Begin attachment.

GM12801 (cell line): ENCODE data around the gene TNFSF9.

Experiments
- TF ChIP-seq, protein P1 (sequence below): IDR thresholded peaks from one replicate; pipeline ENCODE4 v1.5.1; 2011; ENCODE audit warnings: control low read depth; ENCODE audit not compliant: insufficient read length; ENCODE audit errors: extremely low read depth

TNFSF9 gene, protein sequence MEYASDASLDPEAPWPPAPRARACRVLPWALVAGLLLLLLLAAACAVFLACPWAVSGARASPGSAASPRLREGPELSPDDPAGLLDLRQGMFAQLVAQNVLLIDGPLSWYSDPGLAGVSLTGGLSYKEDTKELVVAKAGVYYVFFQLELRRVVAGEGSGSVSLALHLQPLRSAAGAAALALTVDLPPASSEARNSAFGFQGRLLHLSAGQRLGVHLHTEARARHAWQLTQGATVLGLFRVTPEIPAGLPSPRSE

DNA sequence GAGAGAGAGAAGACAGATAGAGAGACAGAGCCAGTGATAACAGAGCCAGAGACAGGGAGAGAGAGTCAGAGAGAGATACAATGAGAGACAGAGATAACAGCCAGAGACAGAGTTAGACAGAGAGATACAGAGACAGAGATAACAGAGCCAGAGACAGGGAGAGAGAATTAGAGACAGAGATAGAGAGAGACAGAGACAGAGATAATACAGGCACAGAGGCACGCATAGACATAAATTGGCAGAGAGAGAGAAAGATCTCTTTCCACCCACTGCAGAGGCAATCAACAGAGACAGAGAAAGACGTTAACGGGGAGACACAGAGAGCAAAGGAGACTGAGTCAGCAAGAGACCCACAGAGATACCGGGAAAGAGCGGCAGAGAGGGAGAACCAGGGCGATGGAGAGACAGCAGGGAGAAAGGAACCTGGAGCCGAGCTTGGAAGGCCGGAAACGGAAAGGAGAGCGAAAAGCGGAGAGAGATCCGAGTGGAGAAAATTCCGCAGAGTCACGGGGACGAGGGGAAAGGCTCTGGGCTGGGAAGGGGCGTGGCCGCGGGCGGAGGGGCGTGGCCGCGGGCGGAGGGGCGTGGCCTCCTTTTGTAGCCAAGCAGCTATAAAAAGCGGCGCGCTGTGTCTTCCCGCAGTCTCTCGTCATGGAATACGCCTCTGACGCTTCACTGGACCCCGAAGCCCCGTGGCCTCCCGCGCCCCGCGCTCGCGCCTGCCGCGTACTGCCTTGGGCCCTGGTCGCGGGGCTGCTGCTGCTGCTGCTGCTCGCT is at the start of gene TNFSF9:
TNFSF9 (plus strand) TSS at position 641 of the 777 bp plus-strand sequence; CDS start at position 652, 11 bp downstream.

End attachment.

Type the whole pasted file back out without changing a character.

GM12801 (cell line): ENCODE data around the gene TNFSF9.

Experiments
- TF ChIP-seq, protein P1 (sequence below): IDR thresholded peaks from one replicate; pipeline ENCODE4 v1.5.1; 2011; ENCODE audit warnings: control low read depth; ENCODE audit not compliant: insufficient read length; ENCODE audit errors: extremely low read depth

TNFSF9 gene, protein sequence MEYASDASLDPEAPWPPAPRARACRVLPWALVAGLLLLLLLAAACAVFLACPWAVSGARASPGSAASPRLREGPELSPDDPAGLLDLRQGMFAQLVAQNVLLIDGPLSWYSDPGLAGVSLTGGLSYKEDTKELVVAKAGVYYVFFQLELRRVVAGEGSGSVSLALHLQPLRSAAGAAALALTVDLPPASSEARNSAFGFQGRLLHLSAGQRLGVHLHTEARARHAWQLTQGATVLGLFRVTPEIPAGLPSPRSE

DNA sequence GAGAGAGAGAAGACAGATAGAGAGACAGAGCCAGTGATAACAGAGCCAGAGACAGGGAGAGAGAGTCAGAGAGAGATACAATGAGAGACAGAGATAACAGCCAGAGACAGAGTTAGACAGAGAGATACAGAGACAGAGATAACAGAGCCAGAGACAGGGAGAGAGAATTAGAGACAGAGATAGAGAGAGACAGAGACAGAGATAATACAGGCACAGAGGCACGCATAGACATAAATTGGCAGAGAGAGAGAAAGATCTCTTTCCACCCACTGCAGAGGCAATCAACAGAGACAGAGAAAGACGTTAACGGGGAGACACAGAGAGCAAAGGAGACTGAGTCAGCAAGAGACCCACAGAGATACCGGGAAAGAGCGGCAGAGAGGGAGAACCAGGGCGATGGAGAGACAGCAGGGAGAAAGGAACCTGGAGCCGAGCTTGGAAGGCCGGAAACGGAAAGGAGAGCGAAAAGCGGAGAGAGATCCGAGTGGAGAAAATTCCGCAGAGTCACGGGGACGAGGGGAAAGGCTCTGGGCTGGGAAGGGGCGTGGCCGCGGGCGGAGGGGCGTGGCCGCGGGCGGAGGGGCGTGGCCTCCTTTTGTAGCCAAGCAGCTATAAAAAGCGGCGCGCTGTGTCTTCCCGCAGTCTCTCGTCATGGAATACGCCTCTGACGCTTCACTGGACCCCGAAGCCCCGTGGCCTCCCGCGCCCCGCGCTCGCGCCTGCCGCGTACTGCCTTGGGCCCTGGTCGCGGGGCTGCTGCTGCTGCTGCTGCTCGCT is at the start of gene TNFSF9:
TNFSF9 (plus strand) TSS at position 641 of the 777 bp plus-strand sequence; CDS start at position 652, 11 bp downstream.